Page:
Photo: James Bombales
Canadians have some of the highest levels of household debt in the world, which has some economists worried, now that interest rates are on the rise. But according to one bank, things aren’t as bad as they might appear.
“There are widespread concerns about the vulnerability of Canadian households to rising interest rates,” reads a recent report from the National Bank. “While some borrowers will undoubtedly be more sensitive to higher rates, the current structure of household debt suggests that the coming payment shock will be relatively subdued for the economy as a whole.”
The reason? As Canadian household debt has grown, the average disposable income has been keeping up. According to the National Bank, real disposable income has grown an average of 2.5 per cent per year over the last 10 years.
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And while much of Canadian household debt is made up of mortgage debt, the bank is quick to note that only 20 per cent of mortgage debt will be coming up for renewal this year, despite what some outlets have been reporting.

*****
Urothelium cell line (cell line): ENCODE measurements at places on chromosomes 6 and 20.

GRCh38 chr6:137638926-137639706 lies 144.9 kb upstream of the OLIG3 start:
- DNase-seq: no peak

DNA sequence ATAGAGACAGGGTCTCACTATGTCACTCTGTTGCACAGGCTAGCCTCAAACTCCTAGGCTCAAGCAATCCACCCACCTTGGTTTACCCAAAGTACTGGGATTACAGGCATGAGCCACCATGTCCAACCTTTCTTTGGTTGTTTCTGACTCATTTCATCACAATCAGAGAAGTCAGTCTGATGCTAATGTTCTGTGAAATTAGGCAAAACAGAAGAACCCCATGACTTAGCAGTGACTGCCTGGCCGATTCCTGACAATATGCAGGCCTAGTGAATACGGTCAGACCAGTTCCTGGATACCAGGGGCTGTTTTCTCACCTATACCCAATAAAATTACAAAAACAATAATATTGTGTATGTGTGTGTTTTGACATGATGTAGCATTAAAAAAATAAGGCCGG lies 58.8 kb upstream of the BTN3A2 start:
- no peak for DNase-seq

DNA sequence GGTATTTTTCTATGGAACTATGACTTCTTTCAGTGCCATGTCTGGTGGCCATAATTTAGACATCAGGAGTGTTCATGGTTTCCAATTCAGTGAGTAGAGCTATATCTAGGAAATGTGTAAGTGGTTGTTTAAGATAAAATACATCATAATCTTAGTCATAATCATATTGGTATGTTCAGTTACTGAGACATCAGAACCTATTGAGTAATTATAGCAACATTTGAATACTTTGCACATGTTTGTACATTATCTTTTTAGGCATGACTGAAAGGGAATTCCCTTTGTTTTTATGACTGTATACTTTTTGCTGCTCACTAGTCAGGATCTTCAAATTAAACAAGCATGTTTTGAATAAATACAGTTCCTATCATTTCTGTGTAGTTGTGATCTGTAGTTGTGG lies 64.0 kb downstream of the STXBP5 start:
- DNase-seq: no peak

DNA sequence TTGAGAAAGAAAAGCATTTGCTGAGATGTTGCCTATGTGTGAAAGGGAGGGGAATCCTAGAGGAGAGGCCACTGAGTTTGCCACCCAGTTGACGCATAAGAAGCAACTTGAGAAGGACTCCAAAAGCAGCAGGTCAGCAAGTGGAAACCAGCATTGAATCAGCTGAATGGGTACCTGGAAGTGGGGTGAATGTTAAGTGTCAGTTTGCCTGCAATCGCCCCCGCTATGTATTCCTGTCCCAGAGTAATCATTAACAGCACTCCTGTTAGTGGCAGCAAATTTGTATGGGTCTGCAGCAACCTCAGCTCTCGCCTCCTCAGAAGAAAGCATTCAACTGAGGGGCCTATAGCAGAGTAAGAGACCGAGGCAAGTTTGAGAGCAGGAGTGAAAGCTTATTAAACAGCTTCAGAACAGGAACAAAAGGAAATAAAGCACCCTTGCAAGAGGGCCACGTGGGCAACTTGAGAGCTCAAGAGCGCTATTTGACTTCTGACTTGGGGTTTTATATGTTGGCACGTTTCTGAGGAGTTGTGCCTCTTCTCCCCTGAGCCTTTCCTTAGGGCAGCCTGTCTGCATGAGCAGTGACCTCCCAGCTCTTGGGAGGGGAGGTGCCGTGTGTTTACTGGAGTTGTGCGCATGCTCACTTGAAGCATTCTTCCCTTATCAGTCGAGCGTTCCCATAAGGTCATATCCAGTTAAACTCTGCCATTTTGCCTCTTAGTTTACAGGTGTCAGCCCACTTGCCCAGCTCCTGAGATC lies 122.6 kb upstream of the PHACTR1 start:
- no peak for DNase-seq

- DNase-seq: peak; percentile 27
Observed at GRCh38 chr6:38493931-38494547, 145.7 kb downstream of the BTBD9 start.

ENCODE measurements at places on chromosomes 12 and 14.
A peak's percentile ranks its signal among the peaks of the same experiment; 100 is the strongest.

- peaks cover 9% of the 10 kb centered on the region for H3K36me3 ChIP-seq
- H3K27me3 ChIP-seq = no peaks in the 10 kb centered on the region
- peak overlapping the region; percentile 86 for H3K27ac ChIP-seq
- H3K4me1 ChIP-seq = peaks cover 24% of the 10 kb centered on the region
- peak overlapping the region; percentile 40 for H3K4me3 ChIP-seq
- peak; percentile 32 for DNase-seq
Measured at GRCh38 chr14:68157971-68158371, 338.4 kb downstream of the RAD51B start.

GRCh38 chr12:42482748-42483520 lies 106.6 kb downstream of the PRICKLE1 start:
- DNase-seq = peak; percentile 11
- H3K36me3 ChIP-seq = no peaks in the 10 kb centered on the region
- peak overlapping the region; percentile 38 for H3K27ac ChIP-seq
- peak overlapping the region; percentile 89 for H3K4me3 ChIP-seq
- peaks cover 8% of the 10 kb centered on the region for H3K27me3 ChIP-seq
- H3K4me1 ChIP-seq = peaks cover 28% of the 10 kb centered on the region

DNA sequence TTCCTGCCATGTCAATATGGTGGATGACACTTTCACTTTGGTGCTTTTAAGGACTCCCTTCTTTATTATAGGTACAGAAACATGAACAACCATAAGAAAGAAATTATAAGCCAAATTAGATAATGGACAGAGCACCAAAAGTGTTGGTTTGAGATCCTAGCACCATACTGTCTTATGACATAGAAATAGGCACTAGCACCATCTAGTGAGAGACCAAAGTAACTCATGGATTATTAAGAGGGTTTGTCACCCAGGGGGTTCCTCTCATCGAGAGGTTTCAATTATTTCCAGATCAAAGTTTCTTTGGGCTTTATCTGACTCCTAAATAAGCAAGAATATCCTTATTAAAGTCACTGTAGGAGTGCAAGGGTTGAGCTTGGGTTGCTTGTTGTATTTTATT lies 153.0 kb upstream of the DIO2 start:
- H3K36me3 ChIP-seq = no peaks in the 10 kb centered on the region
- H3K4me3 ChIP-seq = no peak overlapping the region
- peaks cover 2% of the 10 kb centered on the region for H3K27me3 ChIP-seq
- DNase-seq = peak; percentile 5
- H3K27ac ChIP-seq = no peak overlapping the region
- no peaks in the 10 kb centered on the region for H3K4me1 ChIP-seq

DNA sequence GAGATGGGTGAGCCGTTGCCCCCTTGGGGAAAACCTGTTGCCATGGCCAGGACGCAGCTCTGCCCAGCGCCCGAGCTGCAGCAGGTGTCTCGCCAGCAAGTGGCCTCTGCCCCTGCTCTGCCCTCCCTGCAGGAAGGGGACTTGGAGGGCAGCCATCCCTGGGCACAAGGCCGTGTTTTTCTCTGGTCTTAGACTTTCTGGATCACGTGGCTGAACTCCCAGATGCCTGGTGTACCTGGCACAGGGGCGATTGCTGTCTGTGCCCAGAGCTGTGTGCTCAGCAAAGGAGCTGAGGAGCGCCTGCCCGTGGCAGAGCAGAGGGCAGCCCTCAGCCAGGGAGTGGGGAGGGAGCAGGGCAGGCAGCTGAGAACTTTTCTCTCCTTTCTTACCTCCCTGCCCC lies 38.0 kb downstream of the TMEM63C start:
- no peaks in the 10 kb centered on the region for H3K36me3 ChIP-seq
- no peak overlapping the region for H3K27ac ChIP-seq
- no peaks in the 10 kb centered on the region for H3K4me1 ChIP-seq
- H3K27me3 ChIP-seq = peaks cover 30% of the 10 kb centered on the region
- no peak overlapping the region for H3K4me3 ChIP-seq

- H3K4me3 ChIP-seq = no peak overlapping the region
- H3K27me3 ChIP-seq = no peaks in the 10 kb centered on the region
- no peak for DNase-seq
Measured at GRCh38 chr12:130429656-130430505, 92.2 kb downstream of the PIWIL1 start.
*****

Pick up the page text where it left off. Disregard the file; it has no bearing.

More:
“Some pundits have been circulating inaccurate information recently,” reads the report. “One is the affirmation that almost half of Canadian mortgages have been or will be up for renewal this year, suggesting an imminent payments shock from the rise of interest rates…This is false…Since the great majority of mortgage borrowers opt for 5-year terms…it’s hard to imagine much more than 20 per cent of mortgage debt coming up for renewal each year.”
According to the bank’s interest-rate scenario, the rise of the interest rate for households exposed to rate increases should be roughly 0.33 per cent of their disposable income in 2018. The Bank of Canada hiked the overnight rate to 1.25 per cent in January, and is widely expected to do so again before the end of the year.
The bank is quick to note that a rise in the interest rate does not necessarily mean an equal rise in mortgage payments — the increase in payment at the time of renewal is roughly 60 per cent of the increase in the interest rate, while only 40 per cent of variable-rate mortgages have payments that are fixed over the term.
“With these two considerations taken into account, we calculate that the payment shock would amount to only 0.24 per cent of aggregate disposable income in 2018 and 0.26 per cent in 2019,” reads the report. “Considering that real disposable income has grown an average 2.5 per cent annually over the last 10 years, that’s a slight touch on the brakes, not the drastic slowdown of Canadian consumer spending mooted by the current buzz.”